The changes, which the Corporation approved in May, are notable for increased student involvement, particularly in adjudicating minor cases, and for the removal from the student handbook of language that had been widely criticized as vague and confusing. Students, not deans, will now choose those students who sit on nonacademic disciplinary hearing panels; and minor, first-time offenses can now be resolved by a newly created Peer Community Standards Board made up of ten undergraduates. In addition, language forbidding “behavior which … shows flagrant disrespect for the well-being of others” has been scrapped and replaced with phrasing that more closely parallels state law.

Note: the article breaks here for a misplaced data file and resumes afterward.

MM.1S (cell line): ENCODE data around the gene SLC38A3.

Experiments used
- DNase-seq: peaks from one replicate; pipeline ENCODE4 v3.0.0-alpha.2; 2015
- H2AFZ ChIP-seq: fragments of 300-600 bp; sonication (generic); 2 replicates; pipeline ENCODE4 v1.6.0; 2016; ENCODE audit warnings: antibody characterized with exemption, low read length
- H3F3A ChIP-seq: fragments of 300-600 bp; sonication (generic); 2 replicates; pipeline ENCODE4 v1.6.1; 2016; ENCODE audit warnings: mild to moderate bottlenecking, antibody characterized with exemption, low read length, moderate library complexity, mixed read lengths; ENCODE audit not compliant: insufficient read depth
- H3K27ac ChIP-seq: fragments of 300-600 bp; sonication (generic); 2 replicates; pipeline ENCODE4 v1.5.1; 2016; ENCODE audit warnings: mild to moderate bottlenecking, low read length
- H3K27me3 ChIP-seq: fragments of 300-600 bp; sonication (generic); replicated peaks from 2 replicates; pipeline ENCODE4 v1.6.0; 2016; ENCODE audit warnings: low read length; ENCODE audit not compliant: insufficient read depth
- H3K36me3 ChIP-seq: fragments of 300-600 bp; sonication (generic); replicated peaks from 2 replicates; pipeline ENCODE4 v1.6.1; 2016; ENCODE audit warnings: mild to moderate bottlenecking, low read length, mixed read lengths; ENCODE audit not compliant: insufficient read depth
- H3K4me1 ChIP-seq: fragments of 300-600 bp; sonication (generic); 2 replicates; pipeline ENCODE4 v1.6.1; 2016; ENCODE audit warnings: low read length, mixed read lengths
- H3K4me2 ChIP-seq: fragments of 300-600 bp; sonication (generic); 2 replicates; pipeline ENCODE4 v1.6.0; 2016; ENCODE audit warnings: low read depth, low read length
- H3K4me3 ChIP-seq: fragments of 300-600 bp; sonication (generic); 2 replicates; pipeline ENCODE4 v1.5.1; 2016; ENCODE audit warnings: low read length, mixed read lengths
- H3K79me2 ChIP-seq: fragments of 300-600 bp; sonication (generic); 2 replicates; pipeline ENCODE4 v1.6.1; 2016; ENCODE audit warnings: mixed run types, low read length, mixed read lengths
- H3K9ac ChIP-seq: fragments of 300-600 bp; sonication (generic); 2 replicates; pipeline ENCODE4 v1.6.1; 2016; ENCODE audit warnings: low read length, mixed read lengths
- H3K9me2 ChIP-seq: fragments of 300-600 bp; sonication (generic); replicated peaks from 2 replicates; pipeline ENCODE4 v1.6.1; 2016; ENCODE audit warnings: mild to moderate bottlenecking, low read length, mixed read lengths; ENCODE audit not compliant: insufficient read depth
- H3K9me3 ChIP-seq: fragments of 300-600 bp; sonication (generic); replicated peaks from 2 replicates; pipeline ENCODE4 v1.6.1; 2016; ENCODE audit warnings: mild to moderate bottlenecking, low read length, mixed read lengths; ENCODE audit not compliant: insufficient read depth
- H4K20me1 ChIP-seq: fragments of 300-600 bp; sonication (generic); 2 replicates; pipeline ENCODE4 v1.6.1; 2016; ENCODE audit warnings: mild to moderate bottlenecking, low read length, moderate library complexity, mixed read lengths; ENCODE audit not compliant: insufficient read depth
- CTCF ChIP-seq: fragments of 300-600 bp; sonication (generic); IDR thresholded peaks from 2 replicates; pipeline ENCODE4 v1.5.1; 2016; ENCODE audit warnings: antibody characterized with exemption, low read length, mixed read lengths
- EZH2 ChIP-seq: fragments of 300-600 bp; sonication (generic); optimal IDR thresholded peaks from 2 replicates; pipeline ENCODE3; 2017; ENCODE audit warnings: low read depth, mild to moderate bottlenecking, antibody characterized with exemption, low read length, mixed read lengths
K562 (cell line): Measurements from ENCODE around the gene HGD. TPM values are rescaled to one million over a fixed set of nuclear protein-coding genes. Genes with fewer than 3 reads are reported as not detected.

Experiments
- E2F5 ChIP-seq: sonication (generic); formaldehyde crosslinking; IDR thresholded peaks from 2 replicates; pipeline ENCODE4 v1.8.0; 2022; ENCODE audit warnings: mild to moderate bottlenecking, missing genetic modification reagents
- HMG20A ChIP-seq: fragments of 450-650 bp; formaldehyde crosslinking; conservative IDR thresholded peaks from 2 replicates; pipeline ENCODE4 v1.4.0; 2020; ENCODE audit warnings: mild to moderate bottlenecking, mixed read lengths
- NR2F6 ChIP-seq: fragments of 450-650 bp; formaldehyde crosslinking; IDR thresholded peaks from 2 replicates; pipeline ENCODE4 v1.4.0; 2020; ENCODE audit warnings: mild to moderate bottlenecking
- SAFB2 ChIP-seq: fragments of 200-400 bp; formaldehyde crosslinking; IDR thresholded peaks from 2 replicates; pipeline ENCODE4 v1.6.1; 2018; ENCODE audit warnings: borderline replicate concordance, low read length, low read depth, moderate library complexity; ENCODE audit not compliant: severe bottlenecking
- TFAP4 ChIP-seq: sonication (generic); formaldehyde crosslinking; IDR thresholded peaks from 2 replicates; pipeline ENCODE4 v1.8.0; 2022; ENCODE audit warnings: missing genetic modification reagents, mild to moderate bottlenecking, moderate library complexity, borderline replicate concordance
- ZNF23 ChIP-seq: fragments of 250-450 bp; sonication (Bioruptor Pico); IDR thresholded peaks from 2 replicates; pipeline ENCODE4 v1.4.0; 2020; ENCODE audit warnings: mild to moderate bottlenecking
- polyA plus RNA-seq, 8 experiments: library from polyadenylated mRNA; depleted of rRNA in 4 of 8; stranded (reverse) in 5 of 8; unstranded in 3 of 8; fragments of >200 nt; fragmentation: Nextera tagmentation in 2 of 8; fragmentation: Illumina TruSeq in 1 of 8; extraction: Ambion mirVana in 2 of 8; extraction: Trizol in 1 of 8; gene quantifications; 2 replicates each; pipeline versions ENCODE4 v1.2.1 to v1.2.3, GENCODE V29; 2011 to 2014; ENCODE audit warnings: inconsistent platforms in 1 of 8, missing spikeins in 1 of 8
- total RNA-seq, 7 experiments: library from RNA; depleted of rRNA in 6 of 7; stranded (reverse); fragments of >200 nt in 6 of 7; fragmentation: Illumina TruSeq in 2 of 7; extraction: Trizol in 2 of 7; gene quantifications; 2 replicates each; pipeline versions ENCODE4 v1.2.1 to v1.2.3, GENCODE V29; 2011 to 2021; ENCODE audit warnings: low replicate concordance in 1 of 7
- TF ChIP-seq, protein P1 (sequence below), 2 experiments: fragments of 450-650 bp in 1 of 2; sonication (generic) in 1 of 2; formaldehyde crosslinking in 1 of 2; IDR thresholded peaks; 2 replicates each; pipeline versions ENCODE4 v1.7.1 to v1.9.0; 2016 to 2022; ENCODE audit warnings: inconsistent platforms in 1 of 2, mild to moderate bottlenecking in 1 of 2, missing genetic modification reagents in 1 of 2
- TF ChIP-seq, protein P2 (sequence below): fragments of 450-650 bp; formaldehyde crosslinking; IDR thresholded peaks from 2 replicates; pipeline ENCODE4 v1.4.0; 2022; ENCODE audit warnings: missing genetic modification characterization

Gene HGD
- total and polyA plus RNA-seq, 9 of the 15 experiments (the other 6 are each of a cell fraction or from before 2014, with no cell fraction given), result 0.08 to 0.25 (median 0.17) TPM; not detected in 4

By Norman Boucher / November / December 2003
June 21st, 2007
Disciplining students for nonacademic offenses is one of the minefields of student life—at Brown and elsewhere. Discontent with the way some high-profile sexual misconduct cases were handled during the 1990s prompted then-president Sheila Blumstein to order a comprehensive review of Brown’s disciplinary procedures two years ago. This fall the results of that review went into effect.